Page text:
Impact Nevada: Little Public Interest in More Help to Prisons
LAS VEGAS -- In the latest Impact Nevada poll, the question was posed about what to do with law enforcement and prisons. The partnership between 8 News NOW, Vegas PBS and the Las Vegas Review-Journal has been asking Nevadans their opinions about services and taxes.
But public safety may not get much sympathy -- out of sight, out of mind. Some inmates are sent to the outskirts of Carson City, and the aging buildings now swelling beyond capacity. To hear Director of Corrections Howard Skolnik tell it, prisons need help.
"When you get right down to it, we're really operating at 75-percent," he said.
Skolnik has been locked in a battle with the legislature for more funding for years. He says layoffs, furloughs and Democratic plans for reductions have made conditions unsafe. But new polls give law enforcement and prisons a mixed review.
Nearly 15-percent would welcome tax increases to help, higher than many other options in the Impact Nevada polls. Most would be fine with a balance between taxes and help.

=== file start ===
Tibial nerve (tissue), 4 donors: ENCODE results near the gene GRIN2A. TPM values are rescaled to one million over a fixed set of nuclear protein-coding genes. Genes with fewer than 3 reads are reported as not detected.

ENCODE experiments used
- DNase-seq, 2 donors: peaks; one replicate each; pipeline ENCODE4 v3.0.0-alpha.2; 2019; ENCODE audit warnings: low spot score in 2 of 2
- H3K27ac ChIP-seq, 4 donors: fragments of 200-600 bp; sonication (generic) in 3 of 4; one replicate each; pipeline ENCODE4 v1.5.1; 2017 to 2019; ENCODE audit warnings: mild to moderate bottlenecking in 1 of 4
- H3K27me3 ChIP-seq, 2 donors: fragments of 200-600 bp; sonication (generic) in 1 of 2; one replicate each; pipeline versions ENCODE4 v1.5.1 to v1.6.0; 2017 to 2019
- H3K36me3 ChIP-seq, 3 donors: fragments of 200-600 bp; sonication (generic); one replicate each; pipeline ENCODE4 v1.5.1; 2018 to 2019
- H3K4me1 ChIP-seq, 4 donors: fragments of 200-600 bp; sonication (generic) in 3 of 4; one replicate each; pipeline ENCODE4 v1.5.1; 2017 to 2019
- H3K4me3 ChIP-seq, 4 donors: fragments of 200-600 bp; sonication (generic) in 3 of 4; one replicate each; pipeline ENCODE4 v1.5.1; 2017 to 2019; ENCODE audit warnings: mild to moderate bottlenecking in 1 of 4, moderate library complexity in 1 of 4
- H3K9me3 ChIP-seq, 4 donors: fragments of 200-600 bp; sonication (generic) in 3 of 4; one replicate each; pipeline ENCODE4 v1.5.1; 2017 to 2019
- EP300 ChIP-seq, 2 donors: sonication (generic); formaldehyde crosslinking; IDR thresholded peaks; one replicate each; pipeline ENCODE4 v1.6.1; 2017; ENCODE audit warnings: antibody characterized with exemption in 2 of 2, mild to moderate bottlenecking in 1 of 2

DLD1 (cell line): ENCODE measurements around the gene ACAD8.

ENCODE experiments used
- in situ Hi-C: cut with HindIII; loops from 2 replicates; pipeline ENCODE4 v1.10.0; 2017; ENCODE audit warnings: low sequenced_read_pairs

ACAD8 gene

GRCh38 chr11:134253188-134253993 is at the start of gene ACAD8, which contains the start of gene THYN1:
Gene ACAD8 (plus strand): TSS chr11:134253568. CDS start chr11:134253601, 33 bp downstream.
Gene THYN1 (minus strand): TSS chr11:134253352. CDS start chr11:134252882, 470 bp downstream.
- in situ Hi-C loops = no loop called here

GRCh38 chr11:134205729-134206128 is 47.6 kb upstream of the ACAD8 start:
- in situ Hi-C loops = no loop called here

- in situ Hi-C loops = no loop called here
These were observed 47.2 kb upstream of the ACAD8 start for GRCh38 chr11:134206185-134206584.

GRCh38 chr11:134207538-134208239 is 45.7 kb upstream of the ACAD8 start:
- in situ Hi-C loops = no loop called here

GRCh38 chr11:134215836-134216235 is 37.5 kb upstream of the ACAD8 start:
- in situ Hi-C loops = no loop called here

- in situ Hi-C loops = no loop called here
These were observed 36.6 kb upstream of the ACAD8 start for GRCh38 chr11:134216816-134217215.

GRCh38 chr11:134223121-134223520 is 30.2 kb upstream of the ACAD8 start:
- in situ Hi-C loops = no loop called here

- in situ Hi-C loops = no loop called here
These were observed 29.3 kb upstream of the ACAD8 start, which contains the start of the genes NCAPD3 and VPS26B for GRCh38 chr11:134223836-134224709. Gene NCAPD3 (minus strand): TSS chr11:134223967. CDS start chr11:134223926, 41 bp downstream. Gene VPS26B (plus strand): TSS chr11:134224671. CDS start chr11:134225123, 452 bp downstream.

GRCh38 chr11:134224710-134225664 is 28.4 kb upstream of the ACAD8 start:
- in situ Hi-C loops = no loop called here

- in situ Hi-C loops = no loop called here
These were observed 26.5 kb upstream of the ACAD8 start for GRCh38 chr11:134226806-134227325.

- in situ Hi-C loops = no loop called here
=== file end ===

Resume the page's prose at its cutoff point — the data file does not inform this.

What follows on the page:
But nearly a third say get rid of funding for law enforcement and prisons. They don't want to pay more taxes. Skolnik knows that won't entirely work.
"The question will be whether that translates to legislative support," he said.
His most controversial proposal will still aim to close the crumbling Nevada State Prison. Skolnik wants to shudder the facility and move personnel and inmates around the state. He says its time has come.
"Essentially, what you're talking about if we keep the Nevada State Prison open, is you're talking about $115 million over the next 10 years that could conceivably go to education," he said.
Skolnik will keep pushing, trying to keep the out of sight on everyone's mind.